How much turmoil can a clerical error cause? Just ask this Florida family, who were told in September that their homeschooled daughter had been enrolled full-time in the local public high school.
“A month into school, I got an email that she was no longer registered as a homeschooled student,” said Cathryn, the girl’s mom. “It was a complete surprise.”
But this surprise came with nasty consequences: Cathryn knew that unless her daughter’s status as a home-educated student were quickly restored, the family could be charged with unexcused absences and even truancy.
The family decided to homeschool in 2019. As required by law, they notified officials that they intended to home-educate their three children: They would homeschool the younger two children full-time, and the oldest daughter would continue to take a few classes at the local public school to augment her homeschooling curriculum.
Florida law gives homeschool students the right to participate in public school extracurricular activities, and districts may allow homeschoolers to take classes part-time.
Mistakes Were Made
The family followed the same plan this fall, and their daughter signed up for French and choir at the local high school. Then came the startling message—one that fueled Cathryn’s concerns that officials were disregarding privacy issues and mismanaging personal information.
According to Cathryn, officials said they had changed her daughter’s enrollment status from a homeschooled, part-time student to a full-time student four months earlier.
Cathryn was further perplexed and frustrated when officials contacted her own mother—the high school student’s grandmother—to ask why the granddaughter was not attending public school full time. (Not only does Cathryn’s mother lack the authority to resolve a school-enrollment issue, she doesn’t even live in Florida.)
When Cathryn contacted district officials to ask them to fix the mistake regarding her daughter’s enrollment, they said it was up to her to make the change by answering questions on an online form. When she objected, officials insisted a second time that Cathryn comply.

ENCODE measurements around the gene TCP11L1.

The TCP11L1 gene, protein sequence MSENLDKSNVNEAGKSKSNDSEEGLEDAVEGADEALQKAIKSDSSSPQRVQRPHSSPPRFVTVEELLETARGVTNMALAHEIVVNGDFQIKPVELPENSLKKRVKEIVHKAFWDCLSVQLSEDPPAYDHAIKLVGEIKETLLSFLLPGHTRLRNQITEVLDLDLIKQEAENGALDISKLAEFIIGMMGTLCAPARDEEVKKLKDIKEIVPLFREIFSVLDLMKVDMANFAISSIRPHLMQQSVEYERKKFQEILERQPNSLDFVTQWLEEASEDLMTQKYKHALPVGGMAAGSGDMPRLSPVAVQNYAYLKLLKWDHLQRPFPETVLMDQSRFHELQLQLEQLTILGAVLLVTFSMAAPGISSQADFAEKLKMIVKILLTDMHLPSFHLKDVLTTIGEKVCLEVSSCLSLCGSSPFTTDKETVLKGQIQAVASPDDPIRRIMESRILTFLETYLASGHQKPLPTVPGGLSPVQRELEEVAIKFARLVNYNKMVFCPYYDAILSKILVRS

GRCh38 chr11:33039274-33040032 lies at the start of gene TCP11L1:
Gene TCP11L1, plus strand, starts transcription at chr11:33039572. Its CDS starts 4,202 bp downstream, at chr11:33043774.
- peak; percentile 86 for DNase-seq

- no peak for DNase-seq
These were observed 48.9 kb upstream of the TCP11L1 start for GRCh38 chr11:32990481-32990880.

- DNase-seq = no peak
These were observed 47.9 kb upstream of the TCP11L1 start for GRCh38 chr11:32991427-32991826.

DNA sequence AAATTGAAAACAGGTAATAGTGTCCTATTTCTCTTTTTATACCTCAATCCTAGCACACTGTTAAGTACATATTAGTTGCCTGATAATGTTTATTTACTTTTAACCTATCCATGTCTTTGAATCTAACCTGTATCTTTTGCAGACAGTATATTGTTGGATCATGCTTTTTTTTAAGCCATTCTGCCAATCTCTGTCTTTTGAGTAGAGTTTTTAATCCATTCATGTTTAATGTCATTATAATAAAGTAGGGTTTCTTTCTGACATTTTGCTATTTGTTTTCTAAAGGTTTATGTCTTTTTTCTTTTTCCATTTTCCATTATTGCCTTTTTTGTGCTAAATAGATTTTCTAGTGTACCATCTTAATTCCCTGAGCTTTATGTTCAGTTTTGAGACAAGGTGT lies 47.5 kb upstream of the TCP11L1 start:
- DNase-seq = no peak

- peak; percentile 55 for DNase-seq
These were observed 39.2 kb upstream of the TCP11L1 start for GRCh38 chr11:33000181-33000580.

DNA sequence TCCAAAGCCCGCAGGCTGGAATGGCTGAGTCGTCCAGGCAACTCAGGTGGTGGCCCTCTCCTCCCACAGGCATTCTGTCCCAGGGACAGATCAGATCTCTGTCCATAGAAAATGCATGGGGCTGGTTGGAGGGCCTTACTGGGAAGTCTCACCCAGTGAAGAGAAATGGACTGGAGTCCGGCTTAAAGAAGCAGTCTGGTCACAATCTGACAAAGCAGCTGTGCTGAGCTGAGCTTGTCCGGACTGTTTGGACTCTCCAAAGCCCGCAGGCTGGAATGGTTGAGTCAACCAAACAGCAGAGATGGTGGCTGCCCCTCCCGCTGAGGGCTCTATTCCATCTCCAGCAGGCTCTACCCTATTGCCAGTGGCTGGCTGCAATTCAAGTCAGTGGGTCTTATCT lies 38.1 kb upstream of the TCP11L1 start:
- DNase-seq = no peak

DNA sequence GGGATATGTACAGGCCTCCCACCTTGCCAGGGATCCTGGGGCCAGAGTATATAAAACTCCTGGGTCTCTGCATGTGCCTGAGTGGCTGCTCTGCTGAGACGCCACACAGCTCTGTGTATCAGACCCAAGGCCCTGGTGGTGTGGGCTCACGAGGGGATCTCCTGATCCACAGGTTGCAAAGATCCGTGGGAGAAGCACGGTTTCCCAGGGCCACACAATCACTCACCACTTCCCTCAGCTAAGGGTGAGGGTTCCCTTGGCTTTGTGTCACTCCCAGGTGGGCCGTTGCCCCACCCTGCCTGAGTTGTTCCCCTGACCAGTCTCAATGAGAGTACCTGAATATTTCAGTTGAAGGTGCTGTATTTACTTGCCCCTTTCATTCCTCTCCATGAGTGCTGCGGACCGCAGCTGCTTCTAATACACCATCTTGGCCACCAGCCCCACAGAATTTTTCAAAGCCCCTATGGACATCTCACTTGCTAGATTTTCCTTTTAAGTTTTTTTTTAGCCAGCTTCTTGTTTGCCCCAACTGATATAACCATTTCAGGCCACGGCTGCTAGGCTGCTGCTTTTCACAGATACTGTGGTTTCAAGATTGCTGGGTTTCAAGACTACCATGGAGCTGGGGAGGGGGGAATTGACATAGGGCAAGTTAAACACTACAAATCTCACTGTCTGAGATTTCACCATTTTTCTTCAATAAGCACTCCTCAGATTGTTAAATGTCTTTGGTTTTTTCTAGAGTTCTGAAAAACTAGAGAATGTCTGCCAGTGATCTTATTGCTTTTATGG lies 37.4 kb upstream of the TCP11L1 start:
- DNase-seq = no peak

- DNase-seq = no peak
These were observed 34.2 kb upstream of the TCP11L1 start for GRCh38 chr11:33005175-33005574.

“I knew we weren’t required to do that or provide all the information that was asked,” said Cathryn. She also knew that trying to engage officials on her own could prove daunting. “I could have spent hours going back and forth with them.”
So she called Home School Legal Defense Association.
HSLDA Staff Attorney Tj Schmidt wrote to the school district on Cathryn’s behalf. He pointed out that her family had complied with Florida law for establishing a homeschool program by filing a notice of intent in February 2019. He added that the family had also followed the provision that they evaluate their children every year.
He asserted that since the family’s intentions had not changed, it was up to the district to correct the problem. He wrote, “No registration as a public school student is required, nor is the homeschool parent required to create accounts or submit anything online.”
Three days later, the district replied that the daughter’s homeschooling status had been restored.
Cathryn said she has yet to receive a full explanation from officials about how the mistake happened. But she’s glad to be able to focus on homeschooling, which she said her children are enjoying.
“They prefer it,” she said. “It gives them more flexibility.” As a result they can spend more time on things like sports and music.
She added that she appreciated having an organization to advocate for her family.
“I was really thankful HSLDA was there,” Cathryn said. “Without them, it could have turned into a more complicated situation.”